"Drought And Famine"Завантажити презентацію
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Drought is an extended period of months or years when a region notes a deficiency in its water supply whether surface or underground water. Generally, this occurs when a region receives consistently below average precipitation. It can have a substantial impact on the ecosystem and agriculture of the affected region. Although droughts can persist for several years, even a short, intense drought can cause significant damage and harm the local economy. Succulent plants are well-adapted to survive long periods of drought. Many plant species, such as cacti, have adaptations such as reduced leaf area and waxy cuticles to enhance their ability to tolerate drought. Some others survive dry periods as buried seeds. Semi-permanent drought produces arid biomes such as deserts and grasslands. Most arid ecosystems have inherently low productivity. This global phenomenon has a widespread impact on agriculture. Lengthy periods of drought have long been a key trigger for mass migration and played a key role in a number of ongoing migrations and other humanitarian crises in the Horn of Africa and the Sahel.
Consequences Periods of droughts can have significant environmental, agricultural, health, economic and social consequences. The effect varies according to vulnerability. For example, subsistence farmers are more likely to migrate during drought because they do not have alternative food sources. Areas with populations that depend on as a major food source are more vulnerable to drought-triggered famine. Drought can also reduce water quality, because lower water flows reduce dilution of pollutants and increase contamination of remaining water sources. Common consequences of drought include: Diminished crop growth or yield productions and carrying capacity for livestock Dust bowls, themselves a sign of erosion, which further erode the landscape Dust storms, when drought hits an area suffering from desertification and erosion Famine due to lack of water for irrigation Habitat damage, affecting both terrestrial and aquatic wildlife Hunger, drought provides too little water to support food crops. Malnutrition, dehydration and related diseases Mass migration, resulting in internal displacement and international refugees Reduced electricity production due to reduced water flow through hydroelectric dams Shortages of water for industrial users Snake migration and increases in snakebites Social unrest War over natural resources, including water and food Wildfires, such as Australian bushfires, are more common during times of drought.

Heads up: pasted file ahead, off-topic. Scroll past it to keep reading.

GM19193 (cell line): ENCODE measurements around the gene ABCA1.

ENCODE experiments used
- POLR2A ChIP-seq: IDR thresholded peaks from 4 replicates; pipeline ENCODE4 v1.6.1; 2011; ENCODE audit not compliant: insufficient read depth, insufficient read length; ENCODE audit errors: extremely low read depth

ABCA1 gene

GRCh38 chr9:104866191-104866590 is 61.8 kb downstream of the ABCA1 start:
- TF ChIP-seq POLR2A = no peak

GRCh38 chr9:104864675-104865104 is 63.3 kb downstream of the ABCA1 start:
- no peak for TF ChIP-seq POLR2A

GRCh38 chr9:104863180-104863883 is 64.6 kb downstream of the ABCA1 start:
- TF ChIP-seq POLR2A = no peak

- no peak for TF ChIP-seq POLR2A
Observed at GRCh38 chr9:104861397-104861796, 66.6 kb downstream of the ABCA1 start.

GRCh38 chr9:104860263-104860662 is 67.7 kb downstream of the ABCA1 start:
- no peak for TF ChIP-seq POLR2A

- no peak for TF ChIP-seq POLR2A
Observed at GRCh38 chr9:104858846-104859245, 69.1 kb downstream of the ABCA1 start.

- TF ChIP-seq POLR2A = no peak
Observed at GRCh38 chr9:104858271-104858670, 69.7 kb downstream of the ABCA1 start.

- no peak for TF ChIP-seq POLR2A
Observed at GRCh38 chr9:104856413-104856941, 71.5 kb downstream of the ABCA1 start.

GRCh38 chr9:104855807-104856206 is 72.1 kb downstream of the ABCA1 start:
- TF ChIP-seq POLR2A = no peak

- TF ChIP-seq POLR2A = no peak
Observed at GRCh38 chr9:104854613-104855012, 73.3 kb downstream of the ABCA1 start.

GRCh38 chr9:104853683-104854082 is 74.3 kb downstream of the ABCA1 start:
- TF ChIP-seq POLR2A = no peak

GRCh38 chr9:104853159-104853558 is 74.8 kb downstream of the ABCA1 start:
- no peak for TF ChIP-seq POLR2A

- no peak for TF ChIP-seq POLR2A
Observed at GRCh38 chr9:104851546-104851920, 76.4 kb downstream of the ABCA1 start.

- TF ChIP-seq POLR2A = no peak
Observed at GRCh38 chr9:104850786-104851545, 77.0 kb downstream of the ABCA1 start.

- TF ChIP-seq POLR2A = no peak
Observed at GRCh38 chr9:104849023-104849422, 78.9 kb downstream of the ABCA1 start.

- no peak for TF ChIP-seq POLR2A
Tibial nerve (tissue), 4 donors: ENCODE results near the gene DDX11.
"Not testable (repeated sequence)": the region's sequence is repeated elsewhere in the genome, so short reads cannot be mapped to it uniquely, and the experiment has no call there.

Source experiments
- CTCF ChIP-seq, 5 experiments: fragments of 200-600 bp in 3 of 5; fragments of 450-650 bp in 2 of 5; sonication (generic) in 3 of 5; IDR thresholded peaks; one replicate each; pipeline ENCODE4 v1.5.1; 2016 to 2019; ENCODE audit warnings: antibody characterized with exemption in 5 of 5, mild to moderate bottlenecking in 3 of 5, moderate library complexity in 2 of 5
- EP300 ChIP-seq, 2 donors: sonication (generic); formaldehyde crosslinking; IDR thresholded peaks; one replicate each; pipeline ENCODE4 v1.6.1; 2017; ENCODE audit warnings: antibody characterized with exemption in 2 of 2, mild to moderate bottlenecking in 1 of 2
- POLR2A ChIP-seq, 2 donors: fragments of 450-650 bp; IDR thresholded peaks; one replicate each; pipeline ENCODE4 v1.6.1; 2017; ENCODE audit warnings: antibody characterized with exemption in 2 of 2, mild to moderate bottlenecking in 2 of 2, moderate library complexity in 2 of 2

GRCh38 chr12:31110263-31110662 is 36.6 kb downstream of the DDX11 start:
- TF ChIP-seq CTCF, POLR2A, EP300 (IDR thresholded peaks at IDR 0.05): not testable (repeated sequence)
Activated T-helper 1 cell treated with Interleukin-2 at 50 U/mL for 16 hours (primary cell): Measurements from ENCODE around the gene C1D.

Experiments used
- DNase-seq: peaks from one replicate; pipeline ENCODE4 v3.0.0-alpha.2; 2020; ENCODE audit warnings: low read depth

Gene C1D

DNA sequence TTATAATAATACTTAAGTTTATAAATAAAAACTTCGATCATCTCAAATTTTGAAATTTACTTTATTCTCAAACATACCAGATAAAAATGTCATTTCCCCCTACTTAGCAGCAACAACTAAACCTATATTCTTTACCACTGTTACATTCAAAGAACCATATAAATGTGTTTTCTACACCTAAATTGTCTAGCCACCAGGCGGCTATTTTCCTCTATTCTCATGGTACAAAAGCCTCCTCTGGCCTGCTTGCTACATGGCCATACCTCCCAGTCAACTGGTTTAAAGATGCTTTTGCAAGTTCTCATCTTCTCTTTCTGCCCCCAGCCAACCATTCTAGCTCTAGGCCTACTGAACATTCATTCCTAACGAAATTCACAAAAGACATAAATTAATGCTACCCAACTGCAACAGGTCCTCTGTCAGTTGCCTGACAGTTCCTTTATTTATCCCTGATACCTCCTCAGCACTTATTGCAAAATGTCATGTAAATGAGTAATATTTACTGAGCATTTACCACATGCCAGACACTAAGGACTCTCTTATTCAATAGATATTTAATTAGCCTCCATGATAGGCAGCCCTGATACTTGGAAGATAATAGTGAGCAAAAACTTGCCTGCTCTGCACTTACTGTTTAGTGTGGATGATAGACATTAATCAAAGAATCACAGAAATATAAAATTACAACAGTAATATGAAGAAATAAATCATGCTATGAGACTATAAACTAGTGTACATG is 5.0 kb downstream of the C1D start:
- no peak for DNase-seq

Drought is a normal, recurring feature of the climate in most parts of the world. It is among the earliest documented climatic events, present in the Epic of Gilgamesh and tied to the biblical story of Joseph's arrival in and the later Exodus from Ancient Egypt.Hunter-gatherer migrations in 9,500 BC Chile have been linked to the phenomenon, as has the exodus of early humans out of Africa and into the rest of the world around 135,000 years ago. Modern people can effectively mitigate much of the impact of drought through irrigation and crop rotation. Failure to develop adequate drought mitigation strategies carries a grave human cost in the modern era, exacerbated by ever-increasing population densities. Globally
Regions Recurring droughts leading to desertification in the Horn of Africa have created grave ecological catastrophes, prompting massive food shortages, still recurring.To the north-west of the Horn, the Darfur conflict in neighboring Sudan, also affecting Chad, was fueled by decades of drought; combination of drought, desertification and overpopulation are among the causes of the Darfur conflict, because the Arab Baggara nomads searching for water have to take their livestock further south, to land mainly occupied by non-Arab farming peoples.Approximately 2.4 billion people live in the drainage basin of the Himalayan rivers.India, China, Pakistan, Bangladesh, Nepal and Myanmar could experience floods followed by droughts in coming decades. Drought in India affecting the Ganges is of particular concern, as it provides drinking water and agricultural irrigation for more than 500 million people.The west coast of North America, which gets much of its water from glaciers in mountain ranges such as the Rocky Mountains and Sierra Nevada, also would be affected.